Thai Health Minister To Maintain Compulsory Licenses Issued by the Country
Thailand's Public Health Minister Chaiya Sasomsap on Monday announced that he will encourage the government to continue with its compulsory license program, the Wall Street Journal reports (Zamiska, Wall Street Journal, 3/11).
Chaiya early last month announced that he had invited a committee to review the legality of compulsory licenses issued by former Thai Public Health Minister Mongkol Na Songkhla. Mongkol had issued compulsory licenses for the antiretroviral drugs Aluvia and Efavirenz, as well as other medications. Chaiya later announced that Siriwat Thiptharadon, head of Thailand's Food and Drug Administration and an engineer of the former government's compulsory license program, had been removed from his post (Kaiser Daily HIV/AIDS Report, 2/28).
Chaiya on Monday said, "The findings have convinced me to go ahead with the compulsory licenses since the ministry's policy is to give patients good access to quality drugs at cheap prices." He added that the compulsory licenses on the cancer drugs included in Monday's announcement would save the country more than three billion baht, or about $100 million, over the next five years (Wong-Anan, Reuters, 3/10). According to Suphan Srithamma, a spokesperson for the Ministry of Public Health, the ministry planned to make its recommendation to the country's Cabinet on Tuesday.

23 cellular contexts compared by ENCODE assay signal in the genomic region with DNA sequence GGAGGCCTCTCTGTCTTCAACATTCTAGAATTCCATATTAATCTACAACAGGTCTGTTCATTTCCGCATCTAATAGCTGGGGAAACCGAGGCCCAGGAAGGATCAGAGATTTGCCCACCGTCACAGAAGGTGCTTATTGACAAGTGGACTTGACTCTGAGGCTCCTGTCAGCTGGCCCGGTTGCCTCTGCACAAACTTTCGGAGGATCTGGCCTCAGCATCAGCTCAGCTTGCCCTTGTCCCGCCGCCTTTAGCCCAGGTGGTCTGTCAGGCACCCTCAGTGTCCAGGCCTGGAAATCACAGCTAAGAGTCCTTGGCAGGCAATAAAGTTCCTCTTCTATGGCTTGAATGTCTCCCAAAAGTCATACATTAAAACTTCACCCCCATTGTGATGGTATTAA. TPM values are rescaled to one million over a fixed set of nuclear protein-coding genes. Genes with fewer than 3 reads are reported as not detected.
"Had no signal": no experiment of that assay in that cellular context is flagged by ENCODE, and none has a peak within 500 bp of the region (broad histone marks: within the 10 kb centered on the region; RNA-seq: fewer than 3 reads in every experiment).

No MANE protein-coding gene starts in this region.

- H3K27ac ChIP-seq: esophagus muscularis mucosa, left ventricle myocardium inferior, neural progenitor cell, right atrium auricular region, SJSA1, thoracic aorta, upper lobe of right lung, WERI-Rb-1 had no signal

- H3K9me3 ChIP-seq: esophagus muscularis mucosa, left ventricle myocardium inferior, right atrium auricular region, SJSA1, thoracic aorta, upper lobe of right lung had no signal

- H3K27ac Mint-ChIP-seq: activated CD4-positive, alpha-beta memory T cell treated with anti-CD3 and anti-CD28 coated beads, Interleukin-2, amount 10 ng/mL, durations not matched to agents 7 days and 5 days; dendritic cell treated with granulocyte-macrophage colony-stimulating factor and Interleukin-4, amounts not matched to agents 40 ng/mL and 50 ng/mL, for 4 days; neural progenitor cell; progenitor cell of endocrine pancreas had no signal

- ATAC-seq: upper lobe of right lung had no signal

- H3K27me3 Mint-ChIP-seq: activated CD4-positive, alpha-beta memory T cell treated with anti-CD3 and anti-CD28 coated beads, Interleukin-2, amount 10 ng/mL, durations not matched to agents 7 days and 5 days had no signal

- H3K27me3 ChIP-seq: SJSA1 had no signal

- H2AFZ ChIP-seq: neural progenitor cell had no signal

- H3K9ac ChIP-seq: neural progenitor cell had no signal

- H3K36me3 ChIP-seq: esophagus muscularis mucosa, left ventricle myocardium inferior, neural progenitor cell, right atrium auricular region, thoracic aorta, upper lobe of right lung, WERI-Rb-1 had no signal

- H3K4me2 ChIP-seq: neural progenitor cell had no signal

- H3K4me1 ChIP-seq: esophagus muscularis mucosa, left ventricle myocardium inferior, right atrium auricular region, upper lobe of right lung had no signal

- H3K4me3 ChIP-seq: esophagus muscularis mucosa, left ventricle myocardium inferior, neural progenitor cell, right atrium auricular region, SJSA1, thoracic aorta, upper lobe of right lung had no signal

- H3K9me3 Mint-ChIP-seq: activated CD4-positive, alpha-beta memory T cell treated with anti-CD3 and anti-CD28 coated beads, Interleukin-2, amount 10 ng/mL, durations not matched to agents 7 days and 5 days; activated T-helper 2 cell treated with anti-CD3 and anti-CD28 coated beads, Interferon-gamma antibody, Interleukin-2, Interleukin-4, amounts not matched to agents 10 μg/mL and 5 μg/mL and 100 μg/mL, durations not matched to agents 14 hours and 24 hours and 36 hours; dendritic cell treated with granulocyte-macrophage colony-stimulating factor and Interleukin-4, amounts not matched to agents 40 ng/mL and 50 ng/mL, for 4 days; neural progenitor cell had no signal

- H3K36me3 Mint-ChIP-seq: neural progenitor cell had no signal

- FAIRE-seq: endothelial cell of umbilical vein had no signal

Teera Chakajnarodom, president of Thailand's Pharmaceutical Research and Manufacturer's Association, condemned the decision, the Journal reports. "This is not good for the country. The image of Thailand will drop further," he said, adding, "They should bring back the image of Thailand as a country that respects" intellectual property rights (Wall Street Journal, 3/11).